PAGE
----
The tsunami warning that followed a 7.5 magnitude earthquake off the coast of Alaska was canceled early this morning.
While the earthquake was responsible for generating a tsunami, the warning was ceased after the Alaska Tsunami Warning Center ascertained that the resulting waves were not threatening or damaging.
The US Geological Survey reported that a strong earthquake hit off the Alaskan coast close to midnight on Friday. The 7.5 magnitude quake was centered approximately 60 miles west of Craig, Alaska, reports The Associated Press.
A tsunami warning was issued moments later, affecting an area upwards of 700 miles along the coastal areas of Alaska to the northern point of Vancouver Island, Canada. The Alaska Tsunami Warning Center was able to cancel the warning at approximately 2:00 am on Saturday.
Tsunami advisories were issued briefly for areas stretching from the borders of Washington state and Canada to the Kennedy Entrance located 40 miles southwest of Homer. These advisories saw cancellation close to 1:30 am on Saturday.
The US Geological Survey originally estimated Friday’s earthquake to be a magnitude of 7.7 but later lowered that estimate to a 7.5 magnitude quake with a depth of 6.2 miles. An additional 4.7 magnitude earthquake also struck the area at approximately 12:30 am Saturday which produced a 4.2 aftershock shortly thereafter.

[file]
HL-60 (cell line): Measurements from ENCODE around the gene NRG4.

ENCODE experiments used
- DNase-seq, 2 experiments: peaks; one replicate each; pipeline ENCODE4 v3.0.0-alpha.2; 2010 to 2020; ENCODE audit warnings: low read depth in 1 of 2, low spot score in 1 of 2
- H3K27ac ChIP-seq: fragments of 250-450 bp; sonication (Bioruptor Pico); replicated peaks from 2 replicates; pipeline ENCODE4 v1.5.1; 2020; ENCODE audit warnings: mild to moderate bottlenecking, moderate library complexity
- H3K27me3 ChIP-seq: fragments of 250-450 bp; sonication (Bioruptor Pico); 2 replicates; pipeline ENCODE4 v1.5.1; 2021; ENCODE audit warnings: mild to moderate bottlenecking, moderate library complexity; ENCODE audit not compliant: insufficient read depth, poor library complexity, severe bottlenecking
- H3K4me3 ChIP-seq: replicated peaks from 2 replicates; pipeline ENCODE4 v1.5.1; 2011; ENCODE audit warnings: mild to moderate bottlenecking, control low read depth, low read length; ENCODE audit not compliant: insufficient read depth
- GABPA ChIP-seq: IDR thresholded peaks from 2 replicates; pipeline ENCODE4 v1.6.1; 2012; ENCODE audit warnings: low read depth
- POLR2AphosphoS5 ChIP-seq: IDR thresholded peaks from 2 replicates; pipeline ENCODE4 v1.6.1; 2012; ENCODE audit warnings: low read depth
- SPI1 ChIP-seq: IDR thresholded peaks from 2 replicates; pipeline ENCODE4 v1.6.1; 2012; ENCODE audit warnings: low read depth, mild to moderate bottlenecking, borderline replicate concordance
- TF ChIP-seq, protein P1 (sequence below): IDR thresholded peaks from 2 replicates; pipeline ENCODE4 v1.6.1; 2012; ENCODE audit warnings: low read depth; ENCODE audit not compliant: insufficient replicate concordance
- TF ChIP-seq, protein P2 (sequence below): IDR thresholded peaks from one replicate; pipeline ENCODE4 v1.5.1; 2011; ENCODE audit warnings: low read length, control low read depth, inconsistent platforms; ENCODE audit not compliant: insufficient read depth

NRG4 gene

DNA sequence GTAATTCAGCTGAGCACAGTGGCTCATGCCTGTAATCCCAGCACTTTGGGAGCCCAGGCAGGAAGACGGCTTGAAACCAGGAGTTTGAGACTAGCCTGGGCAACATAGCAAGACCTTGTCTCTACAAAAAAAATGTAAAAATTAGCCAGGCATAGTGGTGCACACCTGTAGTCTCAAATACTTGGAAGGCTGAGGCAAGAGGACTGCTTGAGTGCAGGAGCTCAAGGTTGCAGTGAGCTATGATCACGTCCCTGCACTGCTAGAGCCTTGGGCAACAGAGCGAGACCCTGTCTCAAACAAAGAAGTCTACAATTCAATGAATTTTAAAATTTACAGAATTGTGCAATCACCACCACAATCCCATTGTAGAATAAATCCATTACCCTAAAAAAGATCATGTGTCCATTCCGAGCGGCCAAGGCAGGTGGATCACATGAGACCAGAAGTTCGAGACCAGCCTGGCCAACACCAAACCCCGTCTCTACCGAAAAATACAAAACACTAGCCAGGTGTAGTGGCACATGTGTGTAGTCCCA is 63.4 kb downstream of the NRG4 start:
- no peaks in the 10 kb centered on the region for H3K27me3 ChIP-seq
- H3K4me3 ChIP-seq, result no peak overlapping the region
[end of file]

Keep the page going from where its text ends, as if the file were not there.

During the span of the tsunami warning police officials did not receive reports of increased wave activity in the affected areas, but some residents took the precaution of evacuating to higher ground.
The Alaska Dispatch writes that the city of Craig, Alaska issued a tweet from their Twitter account shortly before 1:00 am. The message alerted residents that evacuation was voluntary and officials were opening the community’s school and gym to the public for shelter. Less than an hour later they tweeted:
“Evacuation points are standing down. Please continue to be aware of aftershocks that may occur.”
The Alaska Tsunami Warning Center reported a small tsunami sighting by residents of the Port Alexander community following the earthquake. However, wave height was estimated to be only six inches above normal. The center expects fluctuation in sea levels for a brief time in affected areas but do not foresee any related danger.